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Thanks!
Thanks Dmitri!
I have rolled back to Dmitri’s revision 8, thereby undoing revision 9 which broke the entry syntax. Due to the broken table it’s hard to see what it was that rev 9 tried to change.
If it’s author (Ivan Di Liberti, I assume?) sees this here, please let us know and we can try to implement it.
The sole difference between two versions was a new, empty column, titled “Impact Factor”.
Puh-lease. If we mention IF we need to link to good resources explaining why it’s a terrible measure. A little push towards a change of culture of the fetishisation of a non-informative statistic of a highly-skewed distribution would be good.
I find this newly proposed classification somewhat questionable.
Journal of Pure and Applied Algebra was placed in the category “Category Theory and Categorical Logic”, but the overwhelming majority of articles in this journal have nothing to do with this topic.
Annals of K-theory was placed in the category “Algebra”, which is a massive stretch if we look at the list of article published in it: most articles are about algebraic geometry, algebraic topology, noncommutative geometry, not algebra.
Topology and its Applications was placed in the category “Homotopy Theory”, but this journal is mostly about general topology.
Algebraic & Geometric Topology is mostly about knot theory and low-dimensional topology, not homotopy theory.
Compositionality, at least judging by papers published so far, does not have theoretical computer science as its primary area.
Math. Proc. Camb. Phil. Soc. is now duplicated.
I hope Ivan sees this and reacts. Ivan?
Independently of debate over the accuracy of the topic subdivision, it breaks the flow of the table.
A better design might be to instead add a further column “topic focus” or similar. That would keep the table intact and would allow to react to Dmitri’s points in #22 more flexibly.
Re #2: It looks like Ivan Di Liberti is unaware of the discussion happening here.
Should this list include also journals that published category theory in the past? This would be mostly of historical interest, I guess.
One could argue that a list useful to the current researchers is more desirable…
One could argue that a list useful to the current researchers is more desirable…
yes, that was my original intention for the list. Who browses old issues of generalist journals for papers on a certain subfield? Reading back over TAC or even 1970s JPAA I get. But MPCPS is rather broad.You’re more likely to end up there because of a reference.
Re #28: I concur.
By the way, the old list on your personal wiki is still up and shows up in search results when one searches for “journals in category theory”. Sometimes this is confusing.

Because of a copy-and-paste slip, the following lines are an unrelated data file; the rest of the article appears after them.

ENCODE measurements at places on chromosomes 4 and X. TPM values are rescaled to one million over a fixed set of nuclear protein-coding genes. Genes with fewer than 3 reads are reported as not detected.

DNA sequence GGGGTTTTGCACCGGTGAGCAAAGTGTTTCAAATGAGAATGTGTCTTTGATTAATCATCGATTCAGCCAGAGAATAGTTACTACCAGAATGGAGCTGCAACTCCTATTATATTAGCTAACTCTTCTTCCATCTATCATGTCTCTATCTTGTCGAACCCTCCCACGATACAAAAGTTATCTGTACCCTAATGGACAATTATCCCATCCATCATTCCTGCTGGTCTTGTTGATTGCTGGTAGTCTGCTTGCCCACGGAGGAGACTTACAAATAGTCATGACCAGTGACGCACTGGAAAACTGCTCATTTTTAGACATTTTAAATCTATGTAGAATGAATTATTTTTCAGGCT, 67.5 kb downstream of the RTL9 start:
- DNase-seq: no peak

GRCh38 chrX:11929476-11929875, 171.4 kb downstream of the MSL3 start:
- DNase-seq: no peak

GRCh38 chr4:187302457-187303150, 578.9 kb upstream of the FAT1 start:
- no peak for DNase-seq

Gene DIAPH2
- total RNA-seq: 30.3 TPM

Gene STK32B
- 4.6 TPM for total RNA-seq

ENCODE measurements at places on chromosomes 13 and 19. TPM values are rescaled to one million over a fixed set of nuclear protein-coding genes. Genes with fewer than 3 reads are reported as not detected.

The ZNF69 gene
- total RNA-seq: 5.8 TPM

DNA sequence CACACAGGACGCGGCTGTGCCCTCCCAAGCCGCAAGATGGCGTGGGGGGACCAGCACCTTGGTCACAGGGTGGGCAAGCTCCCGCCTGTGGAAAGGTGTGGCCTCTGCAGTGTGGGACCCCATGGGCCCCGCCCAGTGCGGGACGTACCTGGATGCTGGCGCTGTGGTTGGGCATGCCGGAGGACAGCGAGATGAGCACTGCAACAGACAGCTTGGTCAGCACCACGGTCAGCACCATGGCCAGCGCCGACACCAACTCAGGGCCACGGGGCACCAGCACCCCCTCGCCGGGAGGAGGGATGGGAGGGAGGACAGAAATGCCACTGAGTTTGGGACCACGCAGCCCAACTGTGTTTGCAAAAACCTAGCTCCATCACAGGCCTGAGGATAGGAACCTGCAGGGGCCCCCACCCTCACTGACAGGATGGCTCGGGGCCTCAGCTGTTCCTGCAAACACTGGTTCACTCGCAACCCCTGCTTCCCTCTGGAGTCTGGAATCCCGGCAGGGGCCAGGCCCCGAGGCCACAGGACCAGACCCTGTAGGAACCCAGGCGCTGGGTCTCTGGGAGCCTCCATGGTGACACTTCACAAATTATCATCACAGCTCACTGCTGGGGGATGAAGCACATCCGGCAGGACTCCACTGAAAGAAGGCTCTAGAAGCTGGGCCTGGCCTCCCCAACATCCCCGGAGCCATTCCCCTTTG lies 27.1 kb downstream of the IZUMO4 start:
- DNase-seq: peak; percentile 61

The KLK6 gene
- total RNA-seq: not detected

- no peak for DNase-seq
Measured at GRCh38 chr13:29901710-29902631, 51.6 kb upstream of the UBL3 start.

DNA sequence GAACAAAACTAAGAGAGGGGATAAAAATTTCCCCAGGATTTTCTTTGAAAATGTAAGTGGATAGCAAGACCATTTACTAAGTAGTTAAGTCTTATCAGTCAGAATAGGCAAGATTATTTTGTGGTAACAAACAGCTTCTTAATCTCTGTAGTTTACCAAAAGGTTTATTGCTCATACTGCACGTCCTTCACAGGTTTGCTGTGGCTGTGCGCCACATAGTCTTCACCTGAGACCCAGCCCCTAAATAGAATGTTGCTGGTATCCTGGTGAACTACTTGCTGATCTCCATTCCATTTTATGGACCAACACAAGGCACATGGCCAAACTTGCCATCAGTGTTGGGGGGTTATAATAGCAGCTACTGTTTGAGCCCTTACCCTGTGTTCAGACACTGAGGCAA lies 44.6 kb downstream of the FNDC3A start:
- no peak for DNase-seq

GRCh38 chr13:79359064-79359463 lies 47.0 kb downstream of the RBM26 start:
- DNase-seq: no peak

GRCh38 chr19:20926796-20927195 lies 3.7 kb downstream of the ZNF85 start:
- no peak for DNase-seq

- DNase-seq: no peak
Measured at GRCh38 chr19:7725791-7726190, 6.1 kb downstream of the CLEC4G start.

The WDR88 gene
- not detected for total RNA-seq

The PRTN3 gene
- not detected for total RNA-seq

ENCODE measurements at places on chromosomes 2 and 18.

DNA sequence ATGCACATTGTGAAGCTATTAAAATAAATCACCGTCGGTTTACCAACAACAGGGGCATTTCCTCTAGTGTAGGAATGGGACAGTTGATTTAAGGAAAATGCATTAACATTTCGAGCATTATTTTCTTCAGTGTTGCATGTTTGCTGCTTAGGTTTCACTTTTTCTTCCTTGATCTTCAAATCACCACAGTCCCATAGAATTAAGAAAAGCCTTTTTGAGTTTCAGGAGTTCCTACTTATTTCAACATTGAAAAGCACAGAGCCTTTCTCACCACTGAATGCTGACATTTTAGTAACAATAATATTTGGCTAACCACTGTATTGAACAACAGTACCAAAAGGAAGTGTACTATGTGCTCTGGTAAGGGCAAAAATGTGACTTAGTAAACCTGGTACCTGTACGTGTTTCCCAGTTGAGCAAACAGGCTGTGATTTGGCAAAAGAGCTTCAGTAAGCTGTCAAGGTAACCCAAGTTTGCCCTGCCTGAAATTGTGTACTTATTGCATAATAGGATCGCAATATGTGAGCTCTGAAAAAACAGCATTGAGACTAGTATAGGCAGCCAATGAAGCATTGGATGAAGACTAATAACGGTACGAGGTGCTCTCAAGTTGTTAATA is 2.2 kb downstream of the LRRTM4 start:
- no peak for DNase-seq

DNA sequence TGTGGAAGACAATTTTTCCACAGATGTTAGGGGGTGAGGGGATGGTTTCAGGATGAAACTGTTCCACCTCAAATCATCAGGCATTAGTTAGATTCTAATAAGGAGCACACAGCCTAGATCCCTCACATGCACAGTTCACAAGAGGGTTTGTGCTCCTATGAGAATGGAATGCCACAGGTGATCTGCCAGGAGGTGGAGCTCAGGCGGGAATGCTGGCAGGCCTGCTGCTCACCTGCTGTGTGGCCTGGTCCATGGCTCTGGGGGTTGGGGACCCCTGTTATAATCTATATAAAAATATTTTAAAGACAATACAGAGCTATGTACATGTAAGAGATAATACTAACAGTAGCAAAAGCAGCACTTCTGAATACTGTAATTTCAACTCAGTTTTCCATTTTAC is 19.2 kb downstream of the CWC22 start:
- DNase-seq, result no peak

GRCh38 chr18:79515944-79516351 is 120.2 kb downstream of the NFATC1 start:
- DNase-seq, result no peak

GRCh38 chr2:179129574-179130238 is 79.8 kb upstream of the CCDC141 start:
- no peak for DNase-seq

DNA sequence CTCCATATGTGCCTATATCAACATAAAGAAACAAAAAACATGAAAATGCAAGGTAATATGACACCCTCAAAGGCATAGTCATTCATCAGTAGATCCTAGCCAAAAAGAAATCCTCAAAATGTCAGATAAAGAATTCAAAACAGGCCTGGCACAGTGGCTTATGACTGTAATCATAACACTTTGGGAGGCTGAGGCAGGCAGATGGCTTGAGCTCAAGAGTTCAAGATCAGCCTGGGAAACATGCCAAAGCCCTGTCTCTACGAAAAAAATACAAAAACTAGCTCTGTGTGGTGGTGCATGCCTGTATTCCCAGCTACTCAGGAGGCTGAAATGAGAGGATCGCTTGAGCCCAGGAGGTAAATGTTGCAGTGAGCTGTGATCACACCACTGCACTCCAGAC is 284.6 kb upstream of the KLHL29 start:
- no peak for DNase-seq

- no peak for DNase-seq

OK, I should clear it and add a link to the nLab page
Adding links to editors nLab pages. In a regular nLab page it might not make sense to link every occurrence, but this is a table and can and has been rearranged. One really needs all the relevant info on each line. (I haven’t done all of them, but the ones I knew were in the nLab I added)
Good. I suggest (no: urge) that generally, also on other pages, one should not omit hyperlinks on the assumption that the reader has seen a term hyperlinked before.
Because, first it’s pointless to write hypertext wikis and then assume that readers follow a linear path as in a textbook. Second, no harm is done with a term being hyperlinked every single time it appears. (Just for this purpose we once toned down the color coding, and we can tone it down further should that still be an issue.)
MPCPS published Semantics of higher inductive types. I would argue for keeping it on the list. The main purpose I see for such a list is to help people find journals where they can submit a category theory paper, not journals where they’re likely to find some category theory papers by browsing through the issues, and I think MPCPS belongs on such a list.
I knew this sounded familiar – we discussed MPCPS last year here.
Re #34: Who was the editor responsible for your MPCPS article?
Yeah, but we could in principle submit a category theory paper to Annals, Acta, JAMS etc—just not with much hope of getting accepted. I guess one thing that sets Advances apart from other major generalist journals is that Street is on the editorial board and seems to be quite good at getting CT papers to land there. Without a category theorist (or ally) editor, the argument for including a journal becomes weaker.
Who was the editor responsible for your MPCPS article?
I don’t know. The current submission process doesn’t ask to select an editor, and I don’t think any of our communications came from a particular editor or mentioned anyone by name other than the managing editor Green.
Maybe the solution is to include some more substantive remarks about each journal on the list? E.g. for MPCPS we could say “in the past there was a category theorist editor; now that’s no longer the case but it has still published at least a few category-theoretic papers”?
Yeah, that sounds reasonable.
Substantive remarks are the best, of course.
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